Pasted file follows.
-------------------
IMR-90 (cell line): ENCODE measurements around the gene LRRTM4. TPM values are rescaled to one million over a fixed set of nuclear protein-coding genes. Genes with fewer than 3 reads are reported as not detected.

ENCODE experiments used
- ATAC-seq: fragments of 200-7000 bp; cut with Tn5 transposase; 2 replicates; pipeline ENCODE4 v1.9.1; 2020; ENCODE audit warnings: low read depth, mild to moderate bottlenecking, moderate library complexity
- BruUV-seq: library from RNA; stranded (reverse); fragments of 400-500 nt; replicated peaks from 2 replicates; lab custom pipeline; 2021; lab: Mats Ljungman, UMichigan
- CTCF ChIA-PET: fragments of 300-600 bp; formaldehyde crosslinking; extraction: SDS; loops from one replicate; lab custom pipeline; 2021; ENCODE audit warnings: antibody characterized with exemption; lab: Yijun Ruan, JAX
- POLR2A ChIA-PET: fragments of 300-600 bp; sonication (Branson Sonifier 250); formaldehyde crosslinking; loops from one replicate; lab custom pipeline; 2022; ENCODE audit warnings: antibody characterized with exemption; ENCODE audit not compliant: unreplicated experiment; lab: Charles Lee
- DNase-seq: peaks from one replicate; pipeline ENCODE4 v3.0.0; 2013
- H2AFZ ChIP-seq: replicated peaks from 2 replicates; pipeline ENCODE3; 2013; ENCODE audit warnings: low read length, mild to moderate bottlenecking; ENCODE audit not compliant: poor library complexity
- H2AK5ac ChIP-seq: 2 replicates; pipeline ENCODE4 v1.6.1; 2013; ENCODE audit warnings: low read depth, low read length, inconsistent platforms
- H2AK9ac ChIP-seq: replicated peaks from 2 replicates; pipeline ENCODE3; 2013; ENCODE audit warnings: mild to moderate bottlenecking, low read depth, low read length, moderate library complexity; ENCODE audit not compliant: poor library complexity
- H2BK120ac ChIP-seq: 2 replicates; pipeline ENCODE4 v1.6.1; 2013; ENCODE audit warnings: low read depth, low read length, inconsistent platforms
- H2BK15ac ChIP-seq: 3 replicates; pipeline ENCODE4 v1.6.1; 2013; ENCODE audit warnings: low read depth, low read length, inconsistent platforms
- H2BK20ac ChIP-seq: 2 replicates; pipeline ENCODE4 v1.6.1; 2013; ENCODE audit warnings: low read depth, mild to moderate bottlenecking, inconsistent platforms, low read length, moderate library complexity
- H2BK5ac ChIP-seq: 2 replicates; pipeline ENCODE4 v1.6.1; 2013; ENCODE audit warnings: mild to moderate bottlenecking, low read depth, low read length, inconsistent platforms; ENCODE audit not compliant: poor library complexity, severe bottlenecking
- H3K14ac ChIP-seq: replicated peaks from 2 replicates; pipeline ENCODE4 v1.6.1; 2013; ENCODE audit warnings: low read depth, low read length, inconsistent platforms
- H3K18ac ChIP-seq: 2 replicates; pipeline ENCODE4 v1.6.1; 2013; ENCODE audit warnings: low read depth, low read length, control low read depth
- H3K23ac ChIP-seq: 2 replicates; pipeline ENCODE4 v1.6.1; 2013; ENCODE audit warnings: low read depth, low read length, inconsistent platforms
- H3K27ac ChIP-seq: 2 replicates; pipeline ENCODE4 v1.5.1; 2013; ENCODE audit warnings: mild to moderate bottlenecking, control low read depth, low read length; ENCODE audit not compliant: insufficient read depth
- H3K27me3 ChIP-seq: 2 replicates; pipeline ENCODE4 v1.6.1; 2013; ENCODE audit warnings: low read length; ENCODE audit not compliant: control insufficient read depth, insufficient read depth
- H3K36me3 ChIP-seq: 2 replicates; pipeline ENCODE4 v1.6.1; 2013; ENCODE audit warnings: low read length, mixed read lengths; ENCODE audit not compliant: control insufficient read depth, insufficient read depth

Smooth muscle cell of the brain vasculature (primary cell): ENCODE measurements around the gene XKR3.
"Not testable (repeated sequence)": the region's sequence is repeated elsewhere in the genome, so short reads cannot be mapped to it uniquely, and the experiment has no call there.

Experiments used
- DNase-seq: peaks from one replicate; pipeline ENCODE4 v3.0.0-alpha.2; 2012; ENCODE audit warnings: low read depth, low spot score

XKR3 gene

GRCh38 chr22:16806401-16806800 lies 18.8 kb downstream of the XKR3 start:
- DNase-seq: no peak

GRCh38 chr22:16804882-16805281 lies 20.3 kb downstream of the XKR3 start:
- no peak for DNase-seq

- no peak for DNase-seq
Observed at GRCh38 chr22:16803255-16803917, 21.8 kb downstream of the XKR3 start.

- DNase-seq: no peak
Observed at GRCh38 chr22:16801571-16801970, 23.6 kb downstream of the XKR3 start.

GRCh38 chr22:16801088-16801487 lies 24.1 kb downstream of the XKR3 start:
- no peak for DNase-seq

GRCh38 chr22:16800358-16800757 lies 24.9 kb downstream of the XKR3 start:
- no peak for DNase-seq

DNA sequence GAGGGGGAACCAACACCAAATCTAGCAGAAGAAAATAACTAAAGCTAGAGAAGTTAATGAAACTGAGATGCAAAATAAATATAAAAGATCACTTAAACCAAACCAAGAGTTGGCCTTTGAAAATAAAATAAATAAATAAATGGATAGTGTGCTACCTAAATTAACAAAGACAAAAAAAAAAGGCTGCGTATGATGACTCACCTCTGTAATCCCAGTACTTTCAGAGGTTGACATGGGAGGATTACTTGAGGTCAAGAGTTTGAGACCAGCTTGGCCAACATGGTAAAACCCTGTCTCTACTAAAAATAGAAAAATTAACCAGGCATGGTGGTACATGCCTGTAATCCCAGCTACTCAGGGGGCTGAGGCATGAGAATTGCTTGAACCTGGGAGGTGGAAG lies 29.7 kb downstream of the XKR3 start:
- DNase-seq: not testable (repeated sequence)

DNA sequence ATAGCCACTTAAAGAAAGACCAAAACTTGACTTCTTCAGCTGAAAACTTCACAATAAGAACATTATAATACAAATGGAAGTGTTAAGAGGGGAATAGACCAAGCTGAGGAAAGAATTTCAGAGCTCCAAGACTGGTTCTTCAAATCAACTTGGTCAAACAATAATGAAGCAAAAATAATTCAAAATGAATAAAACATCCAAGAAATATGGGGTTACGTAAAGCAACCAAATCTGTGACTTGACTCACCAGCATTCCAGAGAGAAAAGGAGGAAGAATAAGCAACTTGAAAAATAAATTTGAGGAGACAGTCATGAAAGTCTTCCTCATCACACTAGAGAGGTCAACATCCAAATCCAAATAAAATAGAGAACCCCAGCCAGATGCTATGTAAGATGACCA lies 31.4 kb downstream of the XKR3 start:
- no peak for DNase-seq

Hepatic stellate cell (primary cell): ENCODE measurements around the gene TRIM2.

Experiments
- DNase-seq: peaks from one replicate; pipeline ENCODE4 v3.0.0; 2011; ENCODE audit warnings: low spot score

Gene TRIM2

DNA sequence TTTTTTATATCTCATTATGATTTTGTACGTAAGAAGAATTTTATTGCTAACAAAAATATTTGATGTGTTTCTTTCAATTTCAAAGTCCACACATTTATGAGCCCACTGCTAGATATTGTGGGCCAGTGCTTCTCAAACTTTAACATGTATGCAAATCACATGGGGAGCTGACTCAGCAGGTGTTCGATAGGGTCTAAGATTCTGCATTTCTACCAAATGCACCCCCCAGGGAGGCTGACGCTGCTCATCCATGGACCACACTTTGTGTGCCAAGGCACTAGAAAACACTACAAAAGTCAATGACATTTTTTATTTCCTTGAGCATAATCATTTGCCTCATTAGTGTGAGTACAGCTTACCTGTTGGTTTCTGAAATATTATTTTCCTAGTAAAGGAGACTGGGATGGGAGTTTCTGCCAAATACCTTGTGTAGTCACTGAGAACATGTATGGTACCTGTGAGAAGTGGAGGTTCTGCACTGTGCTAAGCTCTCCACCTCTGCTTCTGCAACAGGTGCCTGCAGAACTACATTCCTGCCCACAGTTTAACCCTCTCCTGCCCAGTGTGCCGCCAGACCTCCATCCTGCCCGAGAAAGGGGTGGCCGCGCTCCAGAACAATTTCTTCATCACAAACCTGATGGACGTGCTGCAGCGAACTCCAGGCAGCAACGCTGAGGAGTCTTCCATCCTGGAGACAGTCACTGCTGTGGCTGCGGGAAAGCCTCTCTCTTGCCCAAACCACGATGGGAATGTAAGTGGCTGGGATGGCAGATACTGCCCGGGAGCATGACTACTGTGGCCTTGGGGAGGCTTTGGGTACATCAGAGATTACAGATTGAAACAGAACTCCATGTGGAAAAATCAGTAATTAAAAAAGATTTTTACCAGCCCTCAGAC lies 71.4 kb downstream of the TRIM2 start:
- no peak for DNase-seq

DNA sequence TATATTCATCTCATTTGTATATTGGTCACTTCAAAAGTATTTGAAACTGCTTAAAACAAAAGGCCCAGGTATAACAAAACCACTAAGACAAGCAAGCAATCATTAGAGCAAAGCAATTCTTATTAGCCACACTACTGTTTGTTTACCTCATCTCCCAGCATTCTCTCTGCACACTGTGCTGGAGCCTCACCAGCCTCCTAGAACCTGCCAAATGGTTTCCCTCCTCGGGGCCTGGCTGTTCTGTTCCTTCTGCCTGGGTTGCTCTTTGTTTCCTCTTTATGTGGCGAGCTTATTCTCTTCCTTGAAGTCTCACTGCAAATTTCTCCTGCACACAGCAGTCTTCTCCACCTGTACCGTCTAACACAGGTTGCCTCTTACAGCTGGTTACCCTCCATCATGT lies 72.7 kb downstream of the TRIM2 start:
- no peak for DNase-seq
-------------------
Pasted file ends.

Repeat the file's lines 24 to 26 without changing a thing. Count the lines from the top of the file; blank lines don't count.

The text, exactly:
- DNase-seq: peaks from one replicate; pipeline ENCODE4 v3.0.0-alpha.2; 2012; ENCODE audit warnings: low read depth, low spot score

XKR3 gene

GRCh38 chr22:16806401-16806800 lies 18.8 kb downstream of the XKR3 start: